Tongji Hospital, Tongji Medical College, Huazhong University of Science and Technology, Wuhan 430030.
The clinical effects of acupuncture on idiopathic male infertility in sperm parameter and on therapeutic results in assisted reproductive technology were investigated. 22 patients failed in intracytoplasmic sperm injection (ICSI) with idiopathic male infertility were treated with acupuncture twice weekly for 8 weeks, followed by ICSI treatment again. The sperm concentration, motility, morphology, fertilization rates and embryo quality were observed. Quick sperm motility after acupuncture (18.3% +/- 9.6%) was significantly improved as compared with that before treatment (11.0% +/- 7.5%, P < 0.01). The normal sperm ratio was increased after acupuncture (21.1% +/- 10.4% vs 16.2% +/- 8.2%,P < 0.05). The fertilization rates after acupuncture (66.2%) were obviously higher than that before treatment (40.2%, P < 0.01). There was no significant difference in sperm concentration and general sperm motility between before and afteracupuncture. The embryo quality after acupuncture was improved, but the difference between them was not significant (P > 0.05). Acupuncture can improve sperm quality and fertilization rates in assisted reproductive technology.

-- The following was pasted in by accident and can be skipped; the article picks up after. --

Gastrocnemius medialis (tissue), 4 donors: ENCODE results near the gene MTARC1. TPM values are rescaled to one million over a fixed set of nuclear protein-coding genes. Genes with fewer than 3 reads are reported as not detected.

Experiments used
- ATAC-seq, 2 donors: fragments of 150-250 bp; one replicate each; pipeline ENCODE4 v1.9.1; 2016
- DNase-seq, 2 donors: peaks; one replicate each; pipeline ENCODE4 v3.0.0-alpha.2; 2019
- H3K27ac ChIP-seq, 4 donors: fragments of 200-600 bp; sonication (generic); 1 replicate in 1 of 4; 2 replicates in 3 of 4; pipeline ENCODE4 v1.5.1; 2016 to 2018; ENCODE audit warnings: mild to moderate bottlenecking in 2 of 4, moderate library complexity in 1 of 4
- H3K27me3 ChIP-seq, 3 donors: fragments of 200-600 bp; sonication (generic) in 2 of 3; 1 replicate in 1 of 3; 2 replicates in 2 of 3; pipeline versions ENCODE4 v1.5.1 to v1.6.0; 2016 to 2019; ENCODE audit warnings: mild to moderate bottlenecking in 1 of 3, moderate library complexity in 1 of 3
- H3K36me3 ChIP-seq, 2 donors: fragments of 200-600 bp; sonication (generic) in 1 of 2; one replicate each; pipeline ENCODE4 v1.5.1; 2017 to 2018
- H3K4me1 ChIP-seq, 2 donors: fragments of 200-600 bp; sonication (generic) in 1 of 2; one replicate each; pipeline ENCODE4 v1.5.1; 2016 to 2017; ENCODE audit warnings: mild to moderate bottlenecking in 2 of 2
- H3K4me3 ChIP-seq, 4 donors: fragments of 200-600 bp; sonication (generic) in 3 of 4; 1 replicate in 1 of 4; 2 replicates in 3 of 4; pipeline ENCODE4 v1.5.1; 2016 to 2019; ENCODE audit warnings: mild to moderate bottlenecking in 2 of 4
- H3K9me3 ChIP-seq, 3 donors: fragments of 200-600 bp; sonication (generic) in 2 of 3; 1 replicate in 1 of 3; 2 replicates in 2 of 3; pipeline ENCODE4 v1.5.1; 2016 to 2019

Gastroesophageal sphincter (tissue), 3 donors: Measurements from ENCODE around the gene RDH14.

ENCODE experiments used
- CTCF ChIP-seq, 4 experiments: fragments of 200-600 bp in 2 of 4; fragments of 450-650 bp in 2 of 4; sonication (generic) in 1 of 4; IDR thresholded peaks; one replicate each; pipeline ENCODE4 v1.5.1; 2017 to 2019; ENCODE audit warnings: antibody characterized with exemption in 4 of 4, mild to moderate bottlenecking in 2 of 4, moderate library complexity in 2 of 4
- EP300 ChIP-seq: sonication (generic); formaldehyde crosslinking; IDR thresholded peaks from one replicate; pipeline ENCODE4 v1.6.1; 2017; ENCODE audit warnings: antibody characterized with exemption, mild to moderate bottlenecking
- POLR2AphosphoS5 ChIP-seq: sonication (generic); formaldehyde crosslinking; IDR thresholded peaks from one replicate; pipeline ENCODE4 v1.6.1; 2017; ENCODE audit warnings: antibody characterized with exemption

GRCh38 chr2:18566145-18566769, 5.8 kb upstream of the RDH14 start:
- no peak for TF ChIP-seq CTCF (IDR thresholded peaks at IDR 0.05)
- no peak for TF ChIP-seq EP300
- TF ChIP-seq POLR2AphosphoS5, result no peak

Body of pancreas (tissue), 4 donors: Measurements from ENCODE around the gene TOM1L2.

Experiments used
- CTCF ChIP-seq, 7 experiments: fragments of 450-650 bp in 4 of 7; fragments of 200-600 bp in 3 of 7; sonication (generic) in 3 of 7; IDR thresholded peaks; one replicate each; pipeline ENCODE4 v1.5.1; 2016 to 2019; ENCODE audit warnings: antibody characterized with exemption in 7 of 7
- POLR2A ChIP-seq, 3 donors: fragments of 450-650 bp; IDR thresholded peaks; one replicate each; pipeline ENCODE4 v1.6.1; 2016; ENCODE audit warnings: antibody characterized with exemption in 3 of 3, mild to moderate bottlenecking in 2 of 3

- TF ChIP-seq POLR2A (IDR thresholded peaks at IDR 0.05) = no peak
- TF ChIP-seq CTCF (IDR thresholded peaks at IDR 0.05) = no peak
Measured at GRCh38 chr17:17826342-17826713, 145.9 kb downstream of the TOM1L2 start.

PMID: 12658811 [PubMed-indexed for MEDLINE]
Does acupuncture treatment affect sperm density in males with very low sperm count? A pilot study
Andrologia Volume 32 Issue 1 Page 31 January 2000
S. Siterman, F. Eltes, V. Wolfson, H. Lederman & B. Bartoov